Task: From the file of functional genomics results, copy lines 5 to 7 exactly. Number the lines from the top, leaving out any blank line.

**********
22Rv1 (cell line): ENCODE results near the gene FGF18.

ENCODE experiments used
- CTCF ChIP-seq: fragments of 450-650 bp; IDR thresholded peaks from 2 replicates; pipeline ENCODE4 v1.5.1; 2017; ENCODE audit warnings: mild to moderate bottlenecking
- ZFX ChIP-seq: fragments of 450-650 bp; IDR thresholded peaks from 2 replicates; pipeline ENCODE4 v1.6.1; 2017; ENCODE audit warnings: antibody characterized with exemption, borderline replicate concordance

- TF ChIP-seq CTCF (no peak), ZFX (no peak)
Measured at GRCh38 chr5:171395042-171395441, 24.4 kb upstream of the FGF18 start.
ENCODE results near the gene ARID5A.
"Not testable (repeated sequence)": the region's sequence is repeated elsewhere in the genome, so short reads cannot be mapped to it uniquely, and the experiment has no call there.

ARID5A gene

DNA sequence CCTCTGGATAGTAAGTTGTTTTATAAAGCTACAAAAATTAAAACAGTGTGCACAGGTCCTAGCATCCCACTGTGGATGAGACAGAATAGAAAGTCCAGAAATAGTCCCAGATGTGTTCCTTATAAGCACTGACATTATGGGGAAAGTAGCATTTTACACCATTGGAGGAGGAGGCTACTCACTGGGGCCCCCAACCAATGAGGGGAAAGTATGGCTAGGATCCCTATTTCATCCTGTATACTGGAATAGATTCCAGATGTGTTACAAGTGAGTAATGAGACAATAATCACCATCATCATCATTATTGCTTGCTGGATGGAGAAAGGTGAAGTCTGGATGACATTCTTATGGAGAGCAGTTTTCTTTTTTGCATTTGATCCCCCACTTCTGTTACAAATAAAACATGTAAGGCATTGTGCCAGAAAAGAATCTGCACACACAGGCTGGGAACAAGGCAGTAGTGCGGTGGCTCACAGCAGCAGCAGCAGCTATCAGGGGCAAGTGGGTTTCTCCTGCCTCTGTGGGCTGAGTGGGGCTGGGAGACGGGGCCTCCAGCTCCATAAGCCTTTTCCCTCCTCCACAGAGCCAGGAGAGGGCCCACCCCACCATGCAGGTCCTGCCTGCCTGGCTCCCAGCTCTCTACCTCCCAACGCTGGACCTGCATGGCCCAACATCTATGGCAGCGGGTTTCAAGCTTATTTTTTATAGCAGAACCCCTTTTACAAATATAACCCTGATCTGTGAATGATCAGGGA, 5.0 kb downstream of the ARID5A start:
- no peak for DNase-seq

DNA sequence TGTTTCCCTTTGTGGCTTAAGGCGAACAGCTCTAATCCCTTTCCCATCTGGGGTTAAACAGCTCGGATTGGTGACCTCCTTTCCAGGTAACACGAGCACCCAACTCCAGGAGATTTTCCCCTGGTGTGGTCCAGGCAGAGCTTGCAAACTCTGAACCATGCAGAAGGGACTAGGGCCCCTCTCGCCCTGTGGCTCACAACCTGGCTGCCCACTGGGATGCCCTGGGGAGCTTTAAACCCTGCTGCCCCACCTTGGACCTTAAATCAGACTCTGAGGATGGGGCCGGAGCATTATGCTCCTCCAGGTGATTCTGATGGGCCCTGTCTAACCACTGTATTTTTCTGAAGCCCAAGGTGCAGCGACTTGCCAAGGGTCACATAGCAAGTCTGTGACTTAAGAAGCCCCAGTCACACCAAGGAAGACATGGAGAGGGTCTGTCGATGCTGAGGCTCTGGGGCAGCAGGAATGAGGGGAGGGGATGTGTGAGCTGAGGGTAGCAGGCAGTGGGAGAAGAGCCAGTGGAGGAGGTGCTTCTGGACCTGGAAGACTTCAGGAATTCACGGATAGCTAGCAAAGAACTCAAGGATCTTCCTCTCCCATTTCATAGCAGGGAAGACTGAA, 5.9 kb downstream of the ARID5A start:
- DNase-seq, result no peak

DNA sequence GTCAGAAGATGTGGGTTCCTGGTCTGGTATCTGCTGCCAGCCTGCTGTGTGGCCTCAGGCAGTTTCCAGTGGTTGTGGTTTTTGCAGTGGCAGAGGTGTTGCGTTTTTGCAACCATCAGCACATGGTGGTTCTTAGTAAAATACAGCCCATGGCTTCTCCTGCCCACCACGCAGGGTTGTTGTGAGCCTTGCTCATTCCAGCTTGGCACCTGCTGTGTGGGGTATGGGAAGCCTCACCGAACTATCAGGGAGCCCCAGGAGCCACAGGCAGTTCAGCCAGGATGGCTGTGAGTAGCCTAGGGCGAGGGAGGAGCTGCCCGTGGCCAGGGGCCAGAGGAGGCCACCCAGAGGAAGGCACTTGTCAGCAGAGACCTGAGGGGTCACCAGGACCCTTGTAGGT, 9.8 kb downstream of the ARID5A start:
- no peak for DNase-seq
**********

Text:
- TF ChIP-seq CTCF (no peak), ZFX (no peak)
Measured at GRCh38 chr5:171395042-171395441, 24.4 kb upstream of the FGF18 start.
ENCODE results near the gene ARID5A.